PART TWO, 9 PM: “Great Power, Great Responsibility” (1959-1977)

In the 1960s, a new breed of superhero emerges in the pages of Marvel Comics, inspired by the age of atomic energy and space travel and, in turn, inspiring the pop culture and pop artists of the time. Spider-Man, the Hulk and others are the first to have “problems” with which an adult audience can identify, and contemporary social issues make their way into comic books. Black powerhouses such as the Black Panther and Luke Cage appear on the scene, and the pages of “Green Lantern/Green Arrow” explode with relevant storylines as comic books are forced to confront the reality of an increasingly complex world.

 

PART THREE, 10 PM “A Hero Can Be Anyone” (1978-Present)

Modern enthusiasm for superheroes has been embraced in all forms of media and by all demographics, beginning with the historicSuperman movie featuring Christopher Reeve as the Man of Steel. In 1986, Batman is overhauled as The Dark Knight to reflect the nocturnal underside of his character, and Watchmen bring new sophistication to comic book narratives, illuminating a violent and politicized world. In the burgeoning new millennium, superheroes have taken over popular culture with feature films, television shows and video games complementing a new generation of web-based comics that bring superhero adventures to every corner of the world.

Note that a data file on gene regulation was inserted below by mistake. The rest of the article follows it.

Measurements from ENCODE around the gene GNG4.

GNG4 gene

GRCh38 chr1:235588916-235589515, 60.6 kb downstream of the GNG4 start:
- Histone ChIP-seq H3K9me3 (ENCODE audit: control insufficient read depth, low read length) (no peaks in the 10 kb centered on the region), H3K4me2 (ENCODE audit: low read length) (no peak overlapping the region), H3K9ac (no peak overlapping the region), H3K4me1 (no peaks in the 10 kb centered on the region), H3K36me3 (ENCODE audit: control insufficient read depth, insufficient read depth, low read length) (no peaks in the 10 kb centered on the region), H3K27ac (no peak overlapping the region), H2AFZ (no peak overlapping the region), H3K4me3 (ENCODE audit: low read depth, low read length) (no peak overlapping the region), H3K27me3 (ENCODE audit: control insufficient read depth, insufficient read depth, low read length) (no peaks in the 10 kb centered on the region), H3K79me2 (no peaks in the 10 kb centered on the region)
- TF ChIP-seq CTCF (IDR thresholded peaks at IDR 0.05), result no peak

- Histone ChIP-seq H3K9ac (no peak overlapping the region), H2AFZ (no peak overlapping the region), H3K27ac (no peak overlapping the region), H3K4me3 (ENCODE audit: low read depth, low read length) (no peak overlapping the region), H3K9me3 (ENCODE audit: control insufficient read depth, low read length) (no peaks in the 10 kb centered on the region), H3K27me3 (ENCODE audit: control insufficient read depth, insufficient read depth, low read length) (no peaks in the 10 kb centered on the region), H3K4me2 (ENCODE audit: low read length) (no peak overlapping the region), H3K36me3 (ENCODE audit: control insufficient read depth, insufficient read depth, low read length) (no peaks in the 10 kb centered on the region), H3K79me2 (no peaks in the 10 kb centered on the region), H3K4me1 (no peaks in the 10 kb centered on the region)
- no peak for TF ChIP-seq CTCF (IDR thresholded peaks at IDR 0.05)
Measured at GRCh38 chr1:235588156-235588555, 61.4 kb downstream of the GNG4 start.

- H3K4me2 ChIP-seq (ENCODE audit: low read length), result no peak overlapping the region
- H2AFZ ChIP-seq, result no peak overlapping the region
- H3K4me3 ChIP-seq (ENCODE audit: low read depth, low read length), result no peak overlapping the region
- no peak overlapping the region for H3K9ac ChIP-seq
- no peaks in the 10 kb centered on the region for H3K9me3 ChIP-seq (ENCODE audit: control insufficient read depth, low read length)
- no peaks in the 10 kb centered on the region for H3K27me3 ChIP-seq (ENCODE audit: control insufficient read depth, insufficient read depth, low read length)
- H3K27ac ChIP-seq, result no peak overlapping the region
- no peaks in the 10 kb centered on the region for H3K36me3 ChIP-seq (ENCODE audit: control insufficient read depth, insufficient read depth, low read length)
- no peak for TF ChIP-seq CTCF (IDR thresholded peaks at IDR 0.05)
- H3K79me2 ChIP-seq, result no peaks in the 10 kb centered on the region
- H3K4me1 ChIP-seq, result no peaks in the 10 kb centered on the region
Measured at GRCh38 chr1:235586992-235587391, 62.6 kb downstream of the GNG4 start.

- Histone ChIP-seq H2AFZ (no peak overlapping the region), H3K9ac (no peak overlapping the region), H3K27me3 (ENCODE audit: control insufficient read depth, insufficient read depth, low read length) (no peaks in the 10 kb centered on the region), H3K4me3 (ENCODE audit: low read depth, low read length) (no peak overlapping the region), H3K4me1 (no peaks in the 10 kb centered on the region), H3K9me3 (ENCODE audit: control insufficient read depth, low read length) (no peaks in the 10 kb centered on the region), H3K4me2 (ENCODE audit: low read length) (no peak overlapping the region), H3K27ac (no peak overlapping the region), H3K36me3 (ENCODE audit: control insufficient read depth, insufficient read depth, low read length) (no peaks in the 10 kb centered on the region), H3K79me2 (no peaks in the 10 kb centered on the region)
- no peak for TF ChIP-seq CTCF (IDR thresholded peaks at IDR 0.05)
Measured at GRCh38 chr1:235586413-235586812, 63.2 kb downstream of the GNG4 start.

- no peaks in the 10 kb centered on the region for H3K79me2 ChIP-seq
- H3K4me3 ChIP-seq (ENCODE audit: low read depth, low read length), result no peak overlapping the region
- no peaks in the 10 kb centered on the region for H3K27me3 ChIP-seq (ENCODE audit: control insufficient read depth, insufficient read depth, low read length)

Posted in Business, culture, Made in America, TV Tagged with: , , , , , , , , , , , , , , , , , , , , , , , , , , , ,